Use this devo as you are able, in whole or in part. Don’t feel compelled to read it all. Simply read and meditate upon whatever catches your attention. The goal is enjoying time with God through His Word and in prayer. Questions about the devotional elements?
Call to Prayer
But I will sing of your strength, in the morning I will sing of your love; for you are my fortress, my refuge in times of trouble. (Psalm 59:16)
Prayer of Confession
Confession is formative. It trains us to recognize the ways our hearts have become de-formed and how Christ is at work bringing redemption in our lives. Pray with this in mind.
God of grace, you love us, but we have not loved you. You call, but we have not listened. We walk away from neighbors in need, wrapped up in our own concerns. By our actions and our attitudes we praise what you condemn. Help us to admit our sin, so that as you come to us in mercy we may repent, turn to you, and receive forgiveness; through Jesus Christ our Redeemer. Amen.
Take a moment to confess your sins, knowing that he hears you.
This reading plan will help you to develop the habit of being in God’s Word each morning and evening. Come to this time with expectation. Expect God to reveal himself to you. Expect that he delights in you being there, even when you’ve wandered away. Growing a spiritual habit is a slow, patient process. So be kind to yourself as you grow!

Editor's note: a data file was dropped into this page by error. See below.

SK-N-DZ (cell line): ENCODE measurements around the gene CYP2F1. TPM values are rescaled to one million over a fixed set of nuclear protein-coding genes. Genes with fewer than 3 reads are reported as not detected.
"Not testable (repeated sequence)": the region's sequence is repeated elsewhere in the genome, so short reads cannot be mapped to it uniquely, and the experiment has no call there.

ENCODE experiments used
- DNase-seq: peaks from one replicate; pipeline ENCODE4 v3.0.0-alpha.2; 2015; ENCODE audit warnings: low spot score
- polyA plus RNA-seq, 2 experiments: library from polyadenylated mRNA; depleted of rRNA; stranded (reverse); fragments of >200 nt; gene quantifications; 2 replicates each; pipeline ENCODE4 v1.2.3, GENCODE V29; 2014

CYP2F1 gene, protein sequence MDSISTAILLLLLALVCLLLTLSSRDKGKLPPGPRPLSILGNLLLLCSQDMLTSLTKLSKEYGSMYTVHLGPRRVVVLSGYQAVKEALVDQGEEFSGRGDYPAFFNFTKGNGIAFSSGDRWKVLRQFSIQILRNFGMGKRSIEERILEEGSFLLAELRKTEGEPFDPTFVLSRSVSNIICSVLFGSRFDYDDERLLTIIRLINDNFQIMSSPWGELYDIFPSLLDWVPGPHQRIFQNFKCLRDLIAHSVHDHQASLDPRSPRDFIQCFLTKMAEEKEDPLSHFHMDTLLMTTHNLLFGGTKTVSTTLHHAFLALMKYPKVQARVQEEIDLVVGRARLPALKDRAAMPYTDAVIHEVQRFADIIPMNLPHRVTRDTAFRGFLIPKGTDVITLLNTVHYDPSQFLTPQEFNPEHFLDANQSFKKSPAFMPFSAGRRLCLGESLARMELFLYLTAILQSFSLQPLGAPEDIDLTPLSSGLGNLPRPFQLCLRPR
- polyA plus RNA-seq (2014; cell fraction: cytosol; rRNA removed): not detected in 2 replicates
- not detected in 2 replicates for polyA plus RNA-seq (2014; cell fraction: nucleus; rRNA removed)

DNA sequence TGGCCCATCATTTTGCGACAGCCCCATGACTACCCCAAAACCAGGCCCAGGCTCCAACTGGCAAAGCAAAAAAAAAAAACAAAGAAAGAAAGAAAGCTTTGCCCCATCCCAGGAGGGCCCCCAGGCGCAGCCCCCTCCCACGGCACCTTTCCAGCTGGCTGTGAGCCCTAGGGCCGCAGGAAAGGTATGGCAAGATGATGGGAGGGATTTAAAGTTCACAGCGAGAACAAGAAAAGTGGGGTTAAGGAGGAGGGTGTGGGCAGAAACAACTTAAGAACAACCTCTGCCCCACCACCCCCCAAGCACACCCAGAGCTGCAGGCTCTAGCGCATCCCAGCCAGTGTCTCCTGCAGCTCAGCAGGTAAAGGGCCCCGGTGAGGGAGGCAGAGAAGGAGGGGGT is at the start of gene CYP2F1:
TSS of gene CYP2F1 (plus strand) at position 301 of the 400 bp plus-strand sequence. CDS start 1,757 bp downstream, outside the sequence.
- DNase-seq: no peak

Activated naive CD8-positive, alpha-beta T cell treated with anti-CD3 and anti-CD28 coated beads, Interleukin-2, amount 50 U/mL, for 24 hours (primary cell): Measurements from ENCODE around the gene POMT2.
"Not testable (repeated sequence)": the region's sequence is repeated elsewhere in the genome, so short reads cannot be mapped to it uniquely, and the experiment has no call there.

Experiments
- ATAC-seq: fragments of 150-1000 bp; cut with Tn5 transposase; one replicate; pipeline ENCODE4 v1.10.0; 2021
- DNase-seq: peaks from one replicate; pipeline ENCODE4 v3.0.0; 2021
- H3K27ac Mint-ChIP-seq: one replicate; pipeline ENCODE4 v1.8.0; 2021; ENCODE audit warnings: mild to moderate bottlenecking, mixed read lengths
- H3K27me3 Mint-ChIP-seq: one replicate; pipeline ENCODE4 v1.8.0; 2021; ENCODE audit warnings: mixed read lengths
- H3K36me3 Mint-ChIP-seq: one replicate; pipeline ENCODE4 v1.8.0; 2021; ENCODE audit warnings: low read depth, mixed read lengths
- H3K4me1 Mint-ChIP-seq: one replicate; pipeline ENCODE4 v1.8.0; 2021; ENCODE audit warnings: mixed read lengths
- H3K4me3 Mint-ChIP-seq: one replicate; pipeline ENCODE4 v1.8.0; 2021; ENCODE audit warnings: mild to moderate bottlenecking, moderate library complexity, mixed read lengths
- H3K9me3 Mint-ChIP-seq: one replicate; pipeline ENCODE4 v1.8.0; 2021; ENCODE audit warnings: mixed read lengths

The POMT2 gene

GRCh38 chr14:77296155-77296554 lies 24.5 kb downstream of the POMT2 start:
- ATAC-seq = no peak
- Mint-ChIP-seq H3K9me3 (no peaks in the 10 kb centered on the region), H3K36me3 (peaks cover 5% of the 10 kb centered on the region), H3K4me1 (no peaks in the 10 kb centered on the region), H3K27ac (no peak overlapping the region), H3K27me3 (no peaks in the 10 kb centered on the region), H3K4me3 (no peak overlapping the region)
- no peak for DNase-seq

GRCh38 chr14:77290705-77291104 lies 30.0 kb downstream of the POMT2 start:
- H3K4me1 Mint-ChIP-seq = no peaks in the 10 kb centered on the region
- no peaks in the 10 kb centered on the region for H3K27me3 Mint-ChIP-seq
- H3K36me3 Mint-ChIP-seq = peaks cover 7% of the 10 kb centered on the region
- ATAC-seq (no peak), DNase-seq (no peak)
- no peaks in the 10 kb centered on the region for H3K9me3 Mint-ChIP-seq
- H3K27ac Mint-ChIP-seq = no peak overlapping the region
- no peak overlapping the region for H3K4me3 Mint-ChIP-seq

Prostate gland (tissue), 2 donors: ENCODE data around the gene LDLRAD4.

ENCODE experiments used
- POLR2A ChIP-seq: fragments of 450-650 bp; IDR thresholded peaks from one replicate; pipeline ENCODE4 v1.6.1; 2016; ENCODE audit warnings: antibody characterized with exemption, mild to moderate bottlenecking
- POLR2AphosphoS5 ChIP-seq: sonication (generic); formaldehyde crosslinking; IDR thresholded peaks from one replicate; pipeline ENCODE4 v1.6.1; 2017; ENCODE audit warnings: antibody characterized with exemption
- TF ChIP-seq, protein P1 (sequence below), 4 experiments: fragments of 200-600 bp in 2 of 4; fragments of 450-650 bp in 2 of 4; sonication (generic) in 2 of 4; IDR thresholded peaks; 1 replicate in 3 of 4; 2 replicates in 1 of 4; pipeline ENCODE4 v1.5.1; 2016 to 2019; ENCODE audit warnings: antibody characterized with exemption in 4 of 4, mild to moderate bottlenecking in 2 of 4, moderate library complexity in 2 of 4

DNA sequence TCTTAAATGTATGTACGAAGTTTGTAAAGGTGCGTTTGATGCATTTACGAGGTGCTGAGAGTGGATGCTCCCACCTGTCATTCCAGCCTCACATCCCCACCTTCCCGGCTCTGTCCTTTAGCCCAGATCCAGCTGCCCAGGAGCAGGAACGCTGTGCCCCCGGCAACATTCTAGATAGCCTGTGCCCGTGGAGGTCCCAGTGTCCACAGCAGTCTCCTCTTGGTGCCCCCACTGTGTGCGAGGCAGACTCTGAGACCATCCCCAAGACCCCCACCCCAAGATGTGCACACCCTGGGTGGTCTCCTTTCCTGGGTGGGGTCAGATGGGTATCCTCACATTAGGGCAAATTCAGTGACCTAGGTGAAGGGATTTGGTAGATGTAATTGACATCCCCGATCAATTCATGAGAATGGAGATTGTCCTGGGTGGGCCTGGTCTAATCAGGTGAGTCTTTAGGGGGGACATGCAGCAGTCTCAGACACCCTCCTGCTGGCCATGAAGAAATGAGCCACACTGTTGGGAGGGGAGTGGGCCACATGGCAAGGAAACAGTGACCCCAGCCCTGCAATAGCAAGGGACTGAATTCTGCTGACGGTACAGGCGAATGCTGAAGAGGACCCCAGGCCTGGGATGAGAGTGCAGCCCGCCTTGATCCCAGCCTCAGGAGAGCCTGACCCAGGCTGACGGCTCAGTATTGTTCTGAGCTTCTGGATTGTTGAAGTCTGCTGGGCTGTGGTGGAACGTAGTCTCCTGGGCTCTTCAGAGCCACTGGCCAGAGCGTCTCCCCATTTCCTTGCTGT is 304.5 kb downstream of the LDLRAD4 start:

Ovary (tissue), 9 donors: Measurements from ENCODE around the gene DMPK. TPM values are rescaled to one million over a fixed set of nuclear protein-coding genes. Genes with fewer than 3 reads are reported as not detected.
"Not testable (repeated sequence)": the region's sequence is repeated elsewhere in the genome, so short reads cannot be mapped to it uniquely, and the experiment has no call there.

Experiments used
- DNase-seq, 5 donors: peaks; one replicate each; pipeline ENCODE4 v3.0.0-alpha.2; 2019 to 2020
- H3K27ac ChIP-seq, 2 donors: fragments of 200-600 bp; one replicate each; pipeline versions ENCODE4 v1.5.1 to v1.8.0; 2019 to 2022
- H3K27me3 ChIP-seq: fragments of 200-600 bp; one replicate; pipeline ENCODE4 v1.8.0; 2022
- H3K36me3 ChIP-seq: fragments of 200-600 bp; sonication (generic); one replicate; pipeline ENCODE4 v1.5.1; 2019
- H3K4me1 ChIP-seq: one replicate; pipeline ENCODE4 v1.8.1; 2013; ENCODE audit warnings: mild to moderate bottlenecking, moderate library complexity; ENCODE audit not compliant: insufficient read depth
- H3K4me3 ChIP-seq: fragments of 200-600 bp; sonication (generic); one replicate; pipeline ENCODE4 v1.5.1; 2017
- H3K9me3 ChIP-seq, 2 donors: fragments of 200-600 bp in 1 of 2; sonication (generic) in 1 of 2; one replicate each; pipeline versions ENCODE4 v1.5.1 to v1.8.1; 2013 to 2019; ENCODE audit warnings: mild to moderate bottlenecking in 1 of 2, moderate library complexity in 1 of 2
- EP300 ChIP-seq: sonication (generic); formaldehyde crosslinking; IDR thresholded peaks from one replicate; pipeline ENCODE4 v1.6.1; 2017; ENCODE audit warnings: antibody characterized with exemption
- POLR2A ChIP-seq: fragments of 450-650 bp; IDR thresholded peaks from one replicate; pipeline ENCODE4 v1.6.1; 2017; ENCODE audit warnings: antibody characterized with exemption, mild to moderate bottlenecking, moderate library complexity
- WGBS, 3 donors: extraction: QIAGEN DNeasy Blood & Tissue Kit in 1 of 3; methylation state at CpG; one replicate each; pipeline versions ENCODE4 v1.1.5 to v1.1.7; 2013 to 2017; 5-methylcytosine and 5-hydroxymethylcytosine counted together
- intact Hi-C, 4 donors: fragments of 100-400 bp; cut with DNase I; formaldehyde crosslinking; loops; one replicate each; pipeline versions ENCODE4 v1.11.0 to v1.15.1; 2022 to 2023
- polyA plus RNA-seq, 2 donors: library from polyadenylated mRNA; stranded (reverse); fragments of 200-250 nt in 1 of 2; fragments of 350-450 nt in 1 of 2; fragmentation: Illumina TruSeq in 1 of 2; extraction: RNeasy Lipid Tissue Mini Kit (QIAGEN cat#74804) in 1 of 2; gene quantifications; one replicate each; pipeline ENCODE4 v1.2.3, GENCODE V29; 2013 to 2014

Readings are hyperlinked. Simply hover over the passage or click Morning/Evening Reading (email version).
Praying the Psalms: Read slowly. Take note of words and phrases. Bring them before the Lord in prayer and personalize the passage as you pray.
NT Context: Luke is a most vigorous champion of the outsider. An outsider himself, the only Gentile in an all-Jewish cast of New Testament writers, he shows how Jesus includes those who typically were treated as outsiders by the religious establishment of the day: women, common laborers (sheepherders), the racially different (Samaritans), the poor. He will not countenance religion as a club. As Luke tells the story, all of us who have found ourselves on the outside looking in on life with no hope of gaining entrance (and who of us hasn’t felt it?) now find the doors wide open, found and welcomed by God in Jesus. Meditate on the passage, noting a few words or a phrase that stood out. Take them to God in prayer.
OT Context: The Exodus is a powerful and dramatic and true story of God working salvation. The story has generated an extraordinary progeny through the centuries as it has reproduced itself in song and poem, drama and novel, politics and social justice, repentance and conversion, worship and holy living. It continues to capture the imagination of men and women, especially men and women in trouble. It is significant that God does not present us with salvation in the form of an abstract truth, or a precise definition or a catchy slogan, but as story. Reflect on the passage. Who was the original audience, and what was their situation? How is that relevant to you today?
This section of the Devo focuses on the passage(s) for Sunday’s sermon. Use it to reflect upon the ways Christ has been working in your life this week. Makes a great midday reflection, or group discussion guide. Follow along with our Parables Reading Plan + Study Guideas we all read the Parables every day this Fall.